On certain boss battles, Cuphead controls a plane that comes with its own weapons and moves freely through the screen. It momentarily turns into a smaller and faster plane that lets you avoid enemy attacks more easily.
Although the game has plenty of power-ups, I feel that most of these are irrelevant. In my experience, I used three of the six weapons because they felt so much better than the rest. This is a more prevalent problem with the charms, where one of the six power-ups is so superior to the others, I ended up using it for the entirety of the game.
Thankfully, this issue is non-existent with the three Super Special Attack Power-Ups. Throughout the game, I would switch up between these three in preparation for different boss fights. This is what I think the developers tried to do with the charms and weapons but could not execute as well.
Ultimately, there is nothing revolutionary about Cuphead‘s gameplay. Nonetheless, that’s not what it’s trying to go for. Just like with its visuals, what Cuphead tries to do is not do something unique, but something tightly executed that serves as a love letter to both old school gaming and cartoons.
The Shadow of the Colossus of Platforming Games
The game has a few platforming levels that can grant you coins to spend in power-ups, but the game’s main focus is its boss battles. Around 90% of the game consists of Boss Battles and their different phases (generally three to six phases per boss) against dozens of very unique and challenging bosses that happen to have very different attack patterns, looks, and environments, every boss fight particularly refreshing.
The majority of these boss fights tend to be extremely hard but, almost contradictorily, I didn’t find them frustrating despite my countless deaths. Even after my 30th attempt, I didn’t feel frustrated at all. Rather than discouraging me, every attempt made me more determined to keep facing them (and eventually defeating them), which always felt satisfying in the end.
This is due to the fact that the bosses are designed to be hard instead of cheap, and most battles last no more than two minutes. The enemies’ attacks and movements are randomized for the most part, which makes the battles feel real. Why? Because you have to depend on your skill rather than your ability to memorize a boss’ attack patterns.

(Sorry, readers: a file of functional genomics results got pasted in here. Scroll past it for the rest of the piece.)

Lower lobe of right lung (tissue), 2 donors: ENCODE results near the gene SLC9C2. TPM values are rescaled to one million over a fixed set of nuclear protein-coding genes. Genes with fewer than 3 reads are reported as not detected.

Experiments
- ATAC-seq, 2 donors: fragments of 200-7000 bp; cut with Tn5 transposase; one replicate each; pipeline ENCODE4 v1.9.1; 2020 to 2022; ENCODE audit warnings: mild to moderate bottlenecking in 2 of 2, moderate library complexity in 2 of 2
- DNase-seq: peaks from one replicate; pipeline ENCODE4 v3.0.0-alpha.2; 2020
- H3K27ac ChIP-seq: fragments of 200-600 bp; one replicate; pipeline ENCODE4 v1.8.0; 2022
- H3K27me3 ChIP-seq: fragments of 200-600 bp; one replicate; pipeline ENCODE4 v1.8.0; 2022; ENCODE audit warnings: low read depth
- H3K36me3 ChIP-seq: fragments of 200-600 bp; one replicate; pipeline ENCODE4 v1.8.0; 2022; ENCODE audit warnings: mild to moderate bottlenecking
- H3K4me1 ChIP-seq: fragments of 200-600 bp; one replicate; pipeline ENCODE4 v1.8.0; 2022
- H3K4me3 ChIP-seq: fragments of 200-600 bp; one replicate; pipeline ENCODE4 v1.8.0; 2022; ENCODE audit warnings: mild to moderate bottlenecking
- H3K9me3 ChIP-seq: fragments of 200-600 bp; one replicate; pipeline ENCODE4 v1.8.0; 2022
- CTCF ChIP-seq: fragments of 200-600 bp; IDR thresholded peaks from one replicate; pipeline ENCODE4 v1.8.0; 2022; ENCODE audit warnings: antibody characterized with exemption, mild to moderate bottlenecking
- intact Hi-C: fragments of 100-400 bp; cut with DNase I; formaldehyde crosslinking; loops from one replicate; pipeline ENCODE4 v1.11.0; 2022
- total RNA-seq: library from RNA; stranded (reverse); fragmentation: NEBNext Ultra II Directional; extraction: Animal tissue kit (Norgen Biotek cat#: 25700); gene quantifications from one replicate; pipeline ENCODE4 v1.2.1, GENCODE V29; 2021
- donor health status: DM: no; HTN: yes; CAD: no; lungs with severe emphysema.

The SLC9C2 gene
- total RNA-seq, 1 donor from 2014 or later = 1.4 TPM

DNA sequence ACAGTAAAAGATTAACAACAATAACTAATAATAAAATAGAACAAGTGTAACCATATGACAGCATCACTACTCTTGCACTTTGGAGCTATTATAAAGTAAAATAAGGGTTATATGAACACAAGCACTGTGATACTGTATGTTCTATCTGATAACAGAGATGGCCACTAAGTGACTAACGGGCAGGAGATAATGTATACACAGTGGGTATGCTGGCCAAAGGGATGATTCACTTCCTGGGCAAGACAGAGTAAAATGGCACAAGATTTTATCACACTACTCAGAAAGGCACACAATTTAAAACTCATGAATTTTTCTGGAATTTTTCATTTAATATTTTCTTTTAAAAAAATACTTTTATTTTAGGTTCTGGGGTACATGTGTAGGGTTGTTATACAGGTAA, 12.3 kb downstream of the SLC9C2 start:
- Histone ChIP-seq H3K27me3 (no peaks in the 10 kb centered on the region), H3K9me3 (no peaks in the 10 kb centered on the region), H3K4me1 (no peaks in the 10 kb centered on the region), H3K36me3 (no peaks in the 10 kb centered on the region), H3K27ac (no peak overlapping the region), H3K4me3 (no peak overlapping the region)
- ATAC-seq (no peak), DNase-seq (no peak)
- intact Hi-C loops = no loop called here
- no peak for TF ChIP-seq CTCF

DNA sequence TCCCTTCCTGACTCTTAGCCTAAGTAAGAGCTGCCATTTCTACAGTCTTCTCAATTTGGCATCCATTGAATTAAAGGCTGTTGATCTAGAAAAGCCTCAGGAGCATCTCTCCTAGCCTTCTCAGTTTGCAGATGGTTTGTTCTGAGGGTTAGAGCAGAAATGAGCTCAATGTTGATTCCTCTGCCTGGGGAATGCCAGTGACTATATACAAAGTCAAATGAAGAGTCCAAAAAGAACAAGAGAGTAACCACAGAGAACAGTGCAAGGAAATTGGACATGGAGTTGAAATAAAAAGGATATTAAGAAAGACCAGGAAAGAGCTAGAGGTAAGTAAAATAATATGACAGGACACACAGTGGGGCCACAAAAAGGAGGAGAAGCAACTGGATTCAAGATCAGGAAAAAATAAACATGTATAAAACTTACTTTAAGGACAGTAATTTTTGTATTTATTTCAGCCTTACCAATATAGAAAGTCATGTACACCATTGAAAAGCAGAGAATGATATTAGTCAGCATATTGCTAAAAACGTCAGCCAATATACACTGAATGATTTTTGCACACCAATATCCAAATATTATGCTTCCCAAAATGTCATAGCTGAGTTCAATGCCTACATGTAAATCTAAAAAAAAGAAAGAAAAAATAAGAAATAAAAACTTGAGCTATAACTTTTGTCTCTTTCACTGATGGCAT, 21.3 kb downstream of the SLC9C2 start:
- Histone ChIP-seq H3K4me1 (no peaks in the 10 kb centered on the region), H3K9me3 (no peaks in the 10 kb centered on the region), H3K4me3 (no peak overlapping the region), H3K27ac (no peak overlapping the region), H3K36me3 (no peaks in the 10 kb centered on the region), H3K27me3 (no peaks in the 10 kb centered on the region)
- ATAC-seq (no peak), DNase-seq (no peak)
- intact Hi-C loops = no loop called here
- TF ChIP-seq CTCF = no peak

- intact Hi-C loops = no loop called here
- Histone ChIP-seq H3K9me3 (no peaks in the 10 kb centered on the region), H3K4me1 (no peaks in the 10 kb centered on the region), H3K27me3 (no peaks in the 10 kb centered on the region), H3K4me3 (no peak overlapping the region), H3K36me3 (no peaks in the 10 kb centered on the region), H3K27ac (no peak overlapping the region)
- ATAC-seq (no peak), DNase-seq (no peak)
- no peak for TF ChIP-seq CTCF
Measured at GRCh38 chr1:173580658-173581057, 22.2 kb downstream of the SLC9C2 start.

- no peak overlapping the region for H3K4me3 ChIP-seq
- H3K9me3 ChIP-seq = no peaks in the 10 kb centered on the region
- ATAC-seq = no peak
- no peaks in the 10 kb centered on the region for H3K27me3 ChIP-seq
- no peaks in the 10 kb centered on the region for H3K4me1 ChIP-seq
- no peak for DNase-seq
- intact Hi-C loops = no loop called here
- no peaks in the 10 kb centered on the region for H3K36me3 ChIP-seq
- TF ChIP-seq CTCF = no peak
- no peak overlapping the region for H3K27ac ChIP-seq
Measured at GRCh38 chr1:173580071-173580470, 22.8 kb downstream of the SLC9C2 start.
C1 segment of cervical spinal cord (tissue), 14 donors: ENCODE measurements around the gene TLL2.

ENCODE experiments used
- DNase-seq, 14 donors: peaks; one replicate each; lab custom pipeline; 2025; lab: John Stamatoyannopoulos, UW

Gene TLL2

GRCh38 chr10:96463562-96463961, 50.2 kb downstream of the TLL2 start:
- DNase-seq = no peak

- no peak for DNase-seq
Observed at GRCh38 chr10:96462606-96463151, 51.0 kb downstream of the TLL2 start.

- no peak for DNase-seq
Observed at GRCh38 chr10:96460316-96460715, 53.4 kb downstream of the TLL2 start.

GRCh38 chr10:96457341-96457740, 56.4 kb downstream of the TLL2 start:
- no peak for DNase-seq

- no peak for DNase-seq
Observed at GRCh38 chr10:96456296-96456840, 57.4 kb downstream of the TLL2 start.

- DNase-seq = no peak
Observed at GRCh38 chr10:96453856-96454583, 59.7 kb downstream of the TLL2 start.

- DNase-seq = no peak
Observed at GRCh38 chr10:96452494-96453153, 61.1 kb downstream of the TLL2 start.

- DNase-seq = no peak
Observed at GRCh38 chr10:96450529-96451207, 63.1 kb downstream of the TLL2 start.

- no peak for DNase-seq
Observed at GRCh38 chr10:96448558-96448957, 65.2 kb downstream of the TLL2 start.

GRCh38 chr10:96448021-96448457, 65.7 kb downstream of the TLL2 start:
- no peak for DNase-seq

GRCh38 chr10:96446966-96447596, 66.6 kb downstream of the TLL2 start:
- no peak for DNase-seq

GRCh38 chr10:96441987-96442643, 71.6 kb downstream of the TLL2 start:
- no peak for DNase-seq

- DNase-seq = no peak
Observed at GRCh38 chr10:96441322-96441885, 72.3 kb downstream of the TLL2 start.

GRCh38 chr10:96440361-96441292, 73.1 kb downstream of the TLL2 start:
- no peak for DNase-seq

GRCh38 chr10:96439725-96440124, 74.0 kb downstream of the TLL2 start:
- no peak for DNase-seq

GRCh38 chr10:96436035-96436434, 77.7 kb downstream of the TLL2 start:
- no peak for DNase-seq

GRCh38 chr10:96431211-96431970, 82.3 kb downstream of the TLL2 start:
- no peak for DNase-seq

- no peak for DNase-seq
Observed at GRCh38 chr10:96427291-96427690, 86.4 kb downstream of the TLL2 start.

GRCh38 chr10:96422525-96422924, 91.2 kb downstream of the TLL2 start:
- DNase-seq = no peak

Although this works surprisingly well, there are a few times during gameplay where you’re met with unavoidable attacks that do feel cheap. Thankfully, these cases are few and far between. By understanding how the enemies’ attacks work you can generally evade them if you are prepared for them and have good enough reflexes.
Is the game worth your buck?
Depending on how good a gamer you are, the game can probably take an average of 10 to 25 hours, which is a great value for $20. There is a great amount of bosses (more than two dozen) and a few platforming levels which give the game a change of pace.
Even if the game is known for its difficulty, you can always play boss battles in the easier “Simple” difficulty, which tones down the intensity of the game a lot by making the boss fights shorter and the bosses attacks as strong
(Note: Defeating the Bosses in the Simple Difficulty can let you advance through the game but to beat it you will need to defeat the bosses in the Regular Difficulty).
Beating the game unlocks the “Expert” difficulty which makes the boss fights more challenging. However, even if they are indeed harder, I did not find these a big a jump as it was from Simple to Regular. Even if they are harder, the Expert Difficulty levels feel attainable if you can actually beat the game.
Despite its steep difficulty, Cuphead is an extremely enjoyable and satisfying game if you are in for a challenge. Even when getting your ass kicked, it is hard not to enjoy the experience, which is further complemented by the excellent visual and great music.
The game has a decent length, replay value, and post-game content in the form of a harder difficulty to keep you busy for a while.
Nonetheless, if you are the kind of gamer that is easily frustrated or leans more toward story-driven games, look elsewhere. This game is for masochists that get fulfillment from being constantly challenged and eventually succeeding.